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Sparks

It Took More Than 4 Days to Put Out This Battery Fire

The California energy storage facility is just a short hop from the Mexican border.

Cal Fire trucks.
Heatmap Illustration/Screenshot/KUSI-TV

A fire at a battery storage site in San Diego County appears to have been extinguished after burning on and off for multiple days and nights.

“There is no visible smoke or active fire at the scene,” Cal Fire, the state fire protection agency, said in an update Monday morning.

The fire started sometime Wednesday at the Gateway Energy Storage facility, a 250 megawatt battery electric storage system in Otay Mesa, which is immediately adjacent both to the eastern border of San Diego and to the northern border of Mexico and near the Richard J. Donovan state prison facility.

Firefighters first succeeded in putting out the blaze on Thursday, “but a flare-up later that night brought firefighters back to the scene,” the San Diego Union-Tribune reported. Firefighters continued working on the flames all weekend. As late as Sunday, there were 40 firefighters at the scene, according to Union-Tribune reporters.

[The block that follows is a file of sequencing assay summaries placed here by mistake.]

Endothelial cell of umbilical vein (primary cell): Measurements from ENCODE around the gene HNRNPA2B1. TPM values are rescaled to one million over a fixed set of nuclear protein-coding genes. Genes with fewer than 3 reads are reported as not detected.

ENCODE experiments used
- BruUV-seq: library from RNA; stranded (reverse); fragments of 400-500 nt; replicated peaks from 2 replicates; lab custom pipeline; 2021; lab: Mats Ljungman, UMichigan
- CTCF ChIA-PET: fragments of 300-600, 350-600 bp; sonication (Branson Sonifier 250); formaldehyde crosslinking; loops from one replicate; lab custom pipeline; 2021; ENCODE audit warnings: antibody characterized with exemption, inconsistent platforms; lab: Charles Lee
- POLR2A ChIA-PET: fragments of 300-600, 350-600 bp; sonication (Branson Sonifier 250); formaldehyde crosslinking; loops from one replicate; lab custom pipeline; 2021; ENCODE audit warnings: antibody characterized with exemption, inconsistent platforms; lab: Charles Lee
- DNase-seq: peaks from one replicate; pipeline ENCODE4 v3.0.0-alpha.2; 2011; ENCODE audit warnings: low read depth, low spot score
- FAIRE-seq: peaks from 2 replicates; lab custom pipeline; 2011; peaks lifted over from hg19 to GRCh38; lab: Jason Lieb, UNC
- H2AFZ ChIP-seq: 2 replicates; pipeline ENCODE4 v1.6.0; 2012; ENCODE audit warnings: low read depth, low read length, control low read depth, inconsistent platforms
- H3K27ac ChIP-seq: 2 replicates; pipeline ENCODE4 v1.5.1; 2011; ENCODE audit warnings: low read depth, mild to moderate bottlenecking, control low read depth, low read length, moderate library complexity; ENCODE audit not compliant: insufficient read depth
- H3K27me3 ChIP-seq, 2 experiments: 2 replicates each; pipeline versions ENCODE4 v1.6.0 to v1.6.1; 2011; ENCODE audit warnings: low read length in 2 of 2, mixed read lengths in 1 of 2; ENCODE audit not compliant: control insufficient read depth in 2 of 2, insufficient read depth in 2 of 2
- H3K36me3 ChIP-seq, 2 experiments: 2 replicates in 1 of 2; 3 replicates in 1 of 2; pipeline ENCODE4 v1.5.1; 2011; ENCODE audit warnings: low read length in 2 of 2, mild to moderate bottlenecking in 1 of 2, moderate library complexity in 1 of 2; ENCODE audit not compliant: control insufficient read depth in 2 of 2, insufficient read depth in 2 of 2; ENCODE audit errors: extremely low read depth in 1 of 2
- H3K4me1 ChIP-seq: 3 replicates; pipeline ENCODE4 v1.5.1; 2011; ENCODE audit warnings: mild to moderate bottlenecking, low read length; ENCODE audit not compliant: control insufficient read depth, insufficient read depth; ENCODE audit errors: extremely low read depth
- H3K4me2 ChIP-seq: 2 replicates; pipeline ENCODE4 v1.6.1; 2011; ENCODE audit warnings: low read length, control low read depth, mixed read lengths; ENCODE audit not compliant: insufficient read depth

Gateway’s owner and operator is LS Power, which has not responded to a request for comment as of publication time. LS Power operates several battery electric storage facilities in both California and New York. Gateway went into operation in 2020, as did many battery storage projects in California. Its purpose is to charge when energy is cheap or when there’s plentiful solar power so that it can deliver that excess energy back to the grid at times of high demand.

Fires have been a recurring problem for the battery electric storage industry, which may be one reason why, according to Heatmap polling, it is the form of carbon-free power least popular with the general public. Firefighters need specific training to deal with battery fires, and “thermal runaway” — i.e. one cell overheating and igniting leading to another cell doing so and so on — can mean that fires last for several days at very high temperatures.

On Saturday, Cal Fire reported that “lithium batteries continue to experience thermal runaway,” and that the fire had “burned through part of the roof.” As of now, fire personnel are “on standby in case additional batteries undergo thermal runaway.”

Matthew Zeitlin profile image

Matthew Zeitlin

Matthew is a correspondent at Heatmap. Previously he was an economics reporter at Grid, where he covered macroeconomics and energy, and a business reporter at BuzzFeed News, where he covered finance. He has written for The New York Times, the Guardian, Barron's, and New York Magazine.

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